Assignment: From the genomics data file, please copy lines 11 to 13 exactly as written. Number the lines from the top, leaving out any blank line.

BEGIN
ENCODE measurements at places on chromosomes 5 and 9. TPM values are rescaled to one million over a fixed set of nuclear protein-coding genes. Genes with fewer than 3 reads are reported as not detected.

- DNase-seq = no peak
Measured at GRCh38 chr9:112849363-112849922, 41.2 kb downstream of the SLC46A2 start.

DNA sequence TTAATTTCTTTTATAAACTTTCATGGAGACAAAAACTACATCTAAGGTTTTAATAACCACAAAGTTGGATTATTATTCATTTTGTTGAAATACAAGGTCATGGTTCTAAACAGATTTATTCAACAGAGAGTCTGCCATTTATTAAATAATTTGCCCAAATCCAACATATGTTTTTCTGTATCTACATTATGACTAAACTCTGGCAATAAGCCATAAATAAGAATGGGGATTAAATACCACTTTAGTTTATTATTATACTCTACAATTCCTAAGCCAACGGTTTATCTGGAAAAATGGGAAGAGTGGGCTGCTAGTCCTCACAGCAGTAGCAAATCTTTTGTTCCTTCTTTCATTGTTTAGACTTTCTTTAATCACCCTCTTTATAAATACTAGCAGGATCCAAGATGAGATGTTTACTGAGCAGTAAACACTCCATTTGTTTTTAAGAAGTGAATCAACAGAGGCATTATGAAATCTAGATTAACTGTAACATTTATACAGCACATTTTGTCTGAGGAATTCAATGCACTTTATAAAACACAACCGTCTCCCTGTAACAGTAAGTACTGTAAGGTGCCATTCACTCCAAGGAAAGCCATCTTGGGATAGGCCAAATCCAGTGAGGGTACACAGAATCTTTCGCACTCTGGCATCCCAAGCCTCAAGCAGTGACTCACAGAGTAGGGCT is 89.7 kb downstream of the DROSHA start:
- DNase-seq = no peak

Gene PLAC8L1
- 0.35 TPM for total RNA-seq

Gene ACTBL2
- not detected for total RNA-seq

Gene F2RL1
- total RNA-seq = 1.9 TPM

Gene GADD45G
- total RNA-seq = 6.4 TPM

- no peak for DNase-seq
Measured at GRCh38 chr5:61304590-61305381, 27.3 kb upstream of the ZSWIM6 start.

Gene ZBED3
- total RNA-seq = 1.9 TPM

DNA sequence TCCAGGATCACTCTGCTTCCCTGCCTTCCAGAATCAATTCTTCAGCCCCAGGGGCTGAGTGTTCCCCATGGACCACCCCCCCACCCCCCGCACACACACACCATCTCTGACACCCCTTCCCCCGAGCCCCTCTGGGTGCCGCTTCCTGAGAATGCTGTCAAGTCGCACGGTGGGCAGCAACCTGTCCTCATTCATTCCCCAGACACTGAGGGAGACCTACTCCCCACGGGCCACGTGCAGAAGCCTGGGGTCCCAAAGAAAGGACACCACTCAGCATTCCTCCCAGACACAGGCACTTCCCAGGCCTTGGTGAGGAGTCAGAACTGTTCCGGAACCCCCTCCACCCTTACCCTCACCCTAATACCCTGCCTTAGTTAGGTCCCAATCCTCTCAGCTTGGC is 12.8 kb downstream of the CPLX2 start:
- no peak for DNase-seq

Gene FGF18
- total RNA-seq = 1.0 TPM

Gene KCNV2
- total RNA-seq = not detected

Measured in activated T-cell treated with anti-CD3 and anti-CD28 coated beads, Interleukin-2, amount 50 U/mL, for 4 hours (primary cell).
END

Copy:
- total RNA-seq = 1.9 TPM

Gene GADD45G
- total RNA-seq = 6.4 TPM